A Pyrrhic Victory The outcome of last week’s vote on repeal was a foregone conclusion from the outset, but the victory was a hollow one. Almost no Democrats broke from their party to vote for repeal. While a few more signed on to the “replace” resolution, that was a very soft vote, putting them on record as willing to explore amendments without committing them to any specific alternative policy. At the same time, ACA supporters finally got a break on public opinion, if not exactly of the sort they were hoping for when the law passed. Although the public has yet to embrace the law overall, over the course of the debate, public opinion more or less solidified against a complete repeal, with multiple polls showing only a small percentage of the electorate supporting total repeal (roughly the same percentage believe Barack Obama is a Muslim).
The question is, what comes next? One likely candidate is an attempt to roll back the regulation requiring insurers to spend at least 80 percent of premium dollars on medical care (known as the Medical Loss Ratio or MLR). ACA opponents believe that they can make the case that the MLR regulation represents over intrusion of government into the business of insurance and that they will actually inhibit insurers ability to contain costs. However, most people are likely somewhat skeptical of both the ability and intentions of insurers as agents of cost containment and like the requirement that premium dollars get spent on medical care and the requirement that insurers pay rebates if their non-medical expenses are too high. Like total repeal, this should be an issue that plays to the advantage of supporters. Other issues in the pipeline relating to the Personal Responsibility Requirement and to Medicaid could prove to be more difficult challenges. (More on the threats to ACA implementation in a coming post.)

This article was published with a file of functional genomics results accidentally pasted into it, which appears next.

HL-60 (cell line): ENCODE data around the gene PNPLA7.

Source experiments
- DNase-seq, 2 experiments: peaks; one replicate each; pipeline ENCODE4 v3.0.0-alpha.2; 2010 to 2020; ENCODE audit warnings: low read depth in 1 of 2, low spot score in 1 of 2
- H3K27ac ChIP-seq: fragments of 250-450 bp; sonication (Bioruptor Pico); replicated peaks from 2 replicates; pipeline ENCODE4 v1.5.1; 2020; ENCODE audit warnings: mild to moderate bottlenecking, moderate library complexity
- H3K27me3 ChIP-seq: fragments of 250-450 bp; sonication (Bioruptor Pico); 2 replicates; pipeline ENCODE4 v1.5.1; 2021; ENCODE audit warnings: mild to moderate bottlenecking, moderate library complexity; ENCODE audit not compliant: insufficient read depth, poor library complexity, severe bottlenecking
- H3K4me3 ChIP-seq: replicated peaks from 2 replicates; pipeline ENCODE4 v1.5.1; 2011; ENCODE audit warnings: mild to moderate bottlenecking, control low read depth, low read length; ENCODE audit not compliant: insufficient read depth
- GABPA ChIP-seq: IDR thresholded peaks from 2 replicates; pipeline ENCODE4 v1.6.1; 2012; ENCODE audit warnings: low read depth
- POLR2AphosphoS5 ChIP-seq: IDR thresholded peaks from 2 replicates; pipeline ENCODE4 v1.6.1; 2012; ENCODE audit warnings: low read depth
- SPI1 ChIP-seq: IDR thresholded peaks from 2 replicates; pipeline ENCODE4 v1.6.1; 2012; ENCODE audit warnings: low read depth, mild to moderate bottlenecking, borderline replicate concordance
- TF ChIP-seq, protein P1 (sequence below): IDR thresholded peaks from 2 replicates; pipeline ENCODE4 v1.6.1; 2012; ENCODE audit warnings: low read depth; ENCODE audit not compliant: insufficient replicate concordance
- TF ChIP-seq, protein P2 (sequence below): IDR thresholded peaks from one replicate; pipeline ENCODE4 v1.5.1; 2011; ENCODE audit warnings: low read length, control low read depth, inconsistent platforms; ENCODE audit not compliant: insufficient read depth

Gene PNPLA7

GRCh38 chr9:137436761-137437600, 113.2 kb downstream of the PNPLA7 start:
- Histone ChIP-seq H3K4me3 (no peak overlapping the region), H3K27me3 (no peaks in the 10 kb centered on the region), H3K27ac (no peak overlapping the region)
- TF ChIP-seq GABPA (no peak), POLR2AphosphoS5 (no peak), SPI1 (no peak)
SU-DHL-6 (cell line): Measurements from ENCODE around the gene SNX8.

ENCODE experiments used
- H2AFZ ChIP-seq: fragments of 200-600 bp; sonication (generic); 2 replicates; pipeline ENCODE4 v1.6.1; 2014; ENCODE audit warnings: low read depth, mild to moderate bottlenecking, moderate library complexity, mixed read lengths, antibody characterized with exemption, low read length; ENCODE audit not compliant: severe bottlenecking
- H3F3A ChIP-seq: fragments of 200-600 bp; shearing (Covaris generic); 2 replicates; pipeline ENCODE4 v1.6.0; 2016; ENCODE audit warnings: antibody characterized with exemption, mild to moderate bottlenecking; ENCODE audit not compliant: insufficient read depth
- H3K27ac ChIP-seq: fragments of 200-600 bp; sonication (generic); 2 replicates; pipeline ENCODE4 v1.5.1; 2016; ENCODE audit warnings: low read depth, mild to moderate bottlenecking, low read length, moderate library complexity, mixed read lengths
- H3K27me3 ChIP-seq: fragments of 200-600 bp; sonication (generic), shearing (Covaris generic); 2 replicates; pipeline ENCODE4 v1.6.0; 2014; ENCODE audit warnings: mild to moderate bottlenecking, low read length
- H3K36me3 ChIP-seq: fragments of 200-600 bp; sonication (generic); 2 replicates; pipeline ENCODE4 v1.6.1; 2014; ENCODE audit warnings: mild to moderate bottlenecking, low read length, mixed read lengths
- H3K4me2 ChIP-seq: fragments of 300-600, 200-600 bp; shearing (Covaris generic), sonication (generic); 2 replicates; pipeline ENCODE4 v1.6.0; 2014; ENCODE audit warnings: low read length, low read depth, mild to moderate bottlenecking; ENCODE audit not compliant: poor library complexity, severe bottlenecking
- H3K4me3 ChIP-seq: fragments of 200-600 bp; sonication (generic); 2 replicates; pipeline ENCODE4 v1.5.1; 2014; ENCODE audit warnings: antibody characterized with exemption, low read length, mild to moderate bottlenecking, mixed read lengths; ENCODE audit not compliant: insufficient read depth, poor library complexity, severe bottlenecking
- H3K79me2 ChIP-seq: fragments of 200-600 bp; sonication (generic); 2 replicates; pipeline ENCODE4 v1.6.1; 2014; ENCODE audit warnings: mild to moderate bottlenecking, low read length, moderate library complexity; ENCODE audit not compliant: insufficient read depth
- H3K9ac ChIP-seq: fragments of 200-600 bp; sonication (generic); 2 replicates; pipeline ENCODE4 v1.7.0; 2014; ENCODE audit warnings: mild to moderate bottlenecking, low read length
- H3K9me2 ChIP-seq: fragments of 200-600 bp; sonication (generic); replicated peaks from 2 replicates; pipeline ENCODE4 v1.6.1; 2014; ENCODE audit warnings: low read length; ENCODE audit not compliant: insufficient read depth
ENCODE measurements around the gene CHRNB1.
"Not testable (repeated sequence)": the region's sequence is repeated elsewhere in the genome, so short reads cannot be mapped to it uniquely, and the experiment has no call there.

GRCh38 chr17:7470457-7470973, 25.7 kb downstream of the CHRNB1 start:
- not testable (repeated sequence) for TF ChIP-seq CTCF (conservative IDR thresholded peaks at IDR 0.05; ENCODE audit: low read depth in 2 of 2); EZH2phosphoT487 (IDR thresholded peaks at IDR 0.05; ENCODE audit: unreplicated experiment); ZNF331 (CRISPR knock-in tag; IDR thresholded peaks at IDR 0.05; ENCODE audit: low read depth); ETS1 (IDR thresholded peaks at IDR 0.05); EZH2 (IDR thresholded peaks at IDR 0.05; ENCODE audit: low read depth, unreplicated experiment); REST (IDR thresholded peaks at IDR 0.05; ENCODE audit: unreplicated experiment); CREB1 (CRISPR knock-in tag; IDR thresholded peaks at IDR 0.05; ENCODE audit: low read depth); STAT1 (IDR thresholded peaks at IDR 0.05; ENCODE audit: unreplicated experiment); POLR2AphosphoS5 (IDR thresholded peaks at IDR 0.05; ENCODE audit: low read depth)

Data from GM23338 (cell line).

— Michael Miller, Policy Director